There are two ways to remove the meat from the tail. First is to bend, in a backwards direction. Now the very end of the tail meat is showing. Use a pair of scissors and cut down the inner side of the tail to release the meat. The other way is to squeeze to tail together until you hear the back side snap. Turn the tail over, where the underbelly is facing in the upwards direction. Using two hands, split the tail open.

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There is a piece of that needs to be removed on the outer side of the tail meat. It’s really a bit fibrous, just discard. You can see above, the indention it leaves on the backside of the tail meat. The tail is now clean and done. Next, the claws.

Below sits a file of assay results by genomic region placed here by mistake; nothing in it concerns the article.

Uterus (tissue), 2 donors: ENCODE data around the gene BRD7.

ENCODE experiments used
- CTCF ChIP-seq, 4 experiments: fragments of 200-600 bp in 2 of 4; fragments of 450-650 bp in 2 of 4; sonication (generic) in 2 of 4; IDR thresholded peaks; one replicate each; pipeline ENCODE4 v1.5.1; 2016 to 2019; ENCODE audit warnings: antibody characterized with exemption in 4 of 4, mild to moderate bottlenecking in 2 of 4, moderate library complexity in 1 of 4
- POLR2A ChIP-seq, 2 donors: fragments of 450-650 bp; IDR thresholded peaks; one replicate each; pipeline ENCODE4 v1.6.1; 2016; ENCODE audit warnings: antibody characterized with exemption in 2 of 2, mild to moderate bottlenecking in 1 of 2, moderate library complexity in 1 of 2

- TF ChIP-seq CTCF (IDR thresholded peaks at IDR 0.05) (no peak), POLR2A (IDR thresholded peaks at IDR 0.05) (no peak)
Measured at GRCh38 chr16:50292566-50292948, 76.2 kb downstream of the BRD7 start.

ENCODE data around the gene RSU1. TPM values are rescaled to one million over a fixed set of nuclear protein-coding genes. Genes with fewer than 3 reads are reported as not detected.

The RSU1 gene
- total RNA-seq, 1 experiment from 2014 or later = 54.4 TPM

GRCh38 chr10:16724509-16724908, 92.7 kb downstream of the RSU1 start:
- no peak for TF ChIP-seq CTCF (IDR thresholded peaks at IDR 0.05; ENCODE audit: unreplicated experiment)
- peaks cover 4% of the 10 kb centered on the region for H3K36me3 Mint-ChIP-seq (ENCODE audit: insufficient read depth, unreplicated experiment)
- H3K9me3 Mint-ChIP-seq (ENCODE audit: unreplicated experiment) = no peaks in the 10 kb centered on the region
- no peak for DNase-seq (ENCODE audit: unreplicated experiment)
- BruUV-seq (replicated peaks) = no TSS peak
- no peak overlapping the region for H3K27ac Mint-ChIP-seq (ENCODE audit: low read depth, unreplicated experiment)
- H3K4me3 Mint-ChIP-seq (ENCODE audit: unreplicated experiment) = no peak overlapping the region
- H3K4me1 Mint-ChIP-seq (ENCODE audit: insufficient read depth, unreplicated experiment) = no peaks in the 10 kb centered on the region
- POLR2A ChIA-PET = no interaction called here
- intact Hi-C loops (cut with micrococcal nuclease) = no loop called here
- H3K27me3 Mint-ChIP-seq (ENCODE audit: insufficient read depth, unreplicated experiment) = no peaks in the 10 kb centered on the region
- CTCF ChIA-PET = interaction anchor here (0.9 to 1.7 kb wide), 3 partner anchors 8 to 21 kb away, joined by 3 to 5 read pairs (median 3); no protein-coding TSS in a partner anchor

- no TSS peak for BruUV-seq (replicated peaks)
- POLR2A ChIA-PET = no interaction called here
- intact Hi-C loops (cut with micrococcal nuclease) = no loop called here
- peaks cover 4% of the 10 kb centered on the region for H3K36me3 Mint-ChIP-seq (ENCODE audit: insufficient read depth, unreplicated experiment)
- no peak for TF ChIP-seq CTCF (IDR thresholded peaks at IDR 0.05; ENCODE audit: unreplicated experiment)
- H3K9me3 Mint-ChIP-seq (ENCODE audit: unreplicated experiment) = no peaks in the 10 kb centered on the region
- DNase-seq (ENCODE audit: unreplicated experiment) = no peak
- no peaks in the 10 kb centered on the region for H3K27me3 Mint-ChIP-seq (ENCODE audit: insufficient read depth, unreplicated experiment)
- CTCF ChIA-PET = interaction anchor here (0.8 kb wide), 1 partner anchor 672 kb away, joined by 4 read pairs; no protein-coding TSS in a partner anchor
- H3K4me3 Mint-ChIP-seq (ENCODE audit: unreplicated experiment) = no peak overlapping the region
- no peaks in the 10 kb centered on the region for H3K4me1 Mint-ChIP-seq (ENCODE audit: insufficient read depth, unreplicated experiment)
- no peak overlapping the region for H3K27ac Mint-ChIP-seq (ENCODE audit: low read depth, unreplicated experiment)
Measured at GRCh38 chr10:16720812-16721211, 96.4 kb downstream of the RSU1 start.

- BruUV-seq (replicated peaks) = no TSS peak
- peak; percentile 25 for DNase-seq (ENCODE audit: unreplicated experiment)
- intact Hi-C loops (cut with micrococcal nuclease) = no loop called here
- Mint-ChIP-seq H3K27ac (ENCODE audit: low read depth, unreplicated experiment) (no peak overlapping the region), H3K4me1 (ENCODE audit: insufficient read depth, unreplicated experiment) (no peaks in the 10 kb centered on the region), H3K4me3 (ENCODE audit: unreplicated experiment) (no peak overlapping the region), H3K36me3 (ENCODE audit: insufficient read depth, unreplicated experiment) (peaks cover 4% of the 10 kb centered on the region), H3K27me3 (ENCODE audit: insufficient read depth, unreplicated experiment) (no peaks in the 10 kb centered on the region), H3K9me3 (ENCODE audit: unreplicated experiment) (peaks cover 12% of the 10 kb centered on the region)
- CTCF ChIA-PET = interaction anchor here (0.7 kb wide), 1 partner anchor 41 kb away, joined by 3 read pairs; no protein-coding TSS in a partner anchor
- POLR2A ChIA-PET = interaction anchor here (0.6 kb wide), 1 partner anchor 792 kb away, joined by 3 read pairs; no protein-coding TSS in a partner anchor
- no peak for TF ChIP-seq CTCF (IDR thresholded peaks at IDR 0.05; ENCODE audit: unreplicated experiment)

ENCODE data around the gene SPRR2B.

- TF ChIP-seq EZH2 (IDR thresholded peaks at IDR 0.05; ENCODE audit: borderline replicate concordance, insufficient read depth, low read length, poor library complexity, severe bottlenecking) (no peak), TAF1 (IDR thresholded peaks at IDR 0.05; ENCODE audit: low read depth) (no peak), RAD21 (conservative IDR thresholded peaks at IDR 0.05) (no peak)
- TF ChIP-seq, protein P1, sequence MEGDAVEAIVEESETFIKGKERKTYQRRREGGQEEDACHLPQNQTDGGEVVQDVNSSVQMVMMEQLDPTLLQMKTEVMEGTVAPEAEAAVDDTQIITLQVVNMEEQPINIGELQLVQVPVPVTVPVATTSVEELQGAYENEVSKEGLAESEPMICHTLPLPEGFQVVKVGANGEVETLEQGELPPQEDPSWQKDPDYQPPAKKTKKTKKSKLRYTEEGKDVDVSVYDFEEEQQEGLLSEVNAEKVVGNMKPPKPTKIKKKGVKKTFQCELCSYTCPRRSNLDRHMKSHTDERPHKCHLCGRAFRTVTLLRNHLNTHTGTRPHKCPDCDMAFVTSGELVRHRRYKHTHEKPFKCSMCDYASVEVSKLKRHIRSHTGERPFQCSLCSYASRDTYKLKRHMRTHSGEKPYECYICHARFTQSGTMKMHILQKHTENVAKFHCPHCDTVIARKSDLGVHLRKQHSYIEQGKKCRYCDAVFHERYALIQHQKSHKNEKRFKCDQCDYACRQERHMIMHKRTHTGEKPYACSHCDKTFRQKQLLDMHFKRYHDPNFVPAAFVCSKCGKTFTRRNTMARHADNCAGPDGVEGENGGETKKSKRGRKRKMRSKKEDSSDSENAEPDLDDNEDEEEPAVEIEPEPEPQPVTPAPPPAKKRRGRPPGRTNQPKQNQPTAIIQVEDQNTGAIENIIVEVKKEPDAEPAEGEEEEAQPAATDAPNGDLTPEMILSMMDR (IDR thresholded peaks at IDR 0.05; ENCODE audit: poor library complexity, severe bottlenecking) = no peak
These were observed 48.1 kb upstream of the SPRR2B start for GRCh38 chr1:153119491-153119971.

This is where a good pair of lobster cracker comes in. Even a meat mallet comes in handy. One of the claws in larger and harder to crack than the other one. You may need some help with that one, that’s why I mention the meat mallet. Lay a towel over the larger claw and hit it one time. That should put a crack into the claw and make it easier to remove the meat in one piece. When using the crackers, be careful not to crack the meat, just the shell. The is insure the meat will come out in one piece. For the arms, they can be a bit tricky. They have knuckles and meat can get caught in them. If you don’t have a lobster pick, you can use a large skewer to help get that meat out.

How’s this for a finished dish! Great to take to parties.  For this recipe, type in key words Shrimp Scampi, into the search bar, at the top right corner, of my home page. My recipe will pop up. The only change is that I incorporated cooked lobster to the dish.

Lobster And Shrimp Scampi Over Linguine (1)

Equipment:
Large stock pot with lid (8 to 16 quart pot)
Cook Time: 8-10 minutes per pound (Cooked lobster should be vibrant red in color)
Prep Time: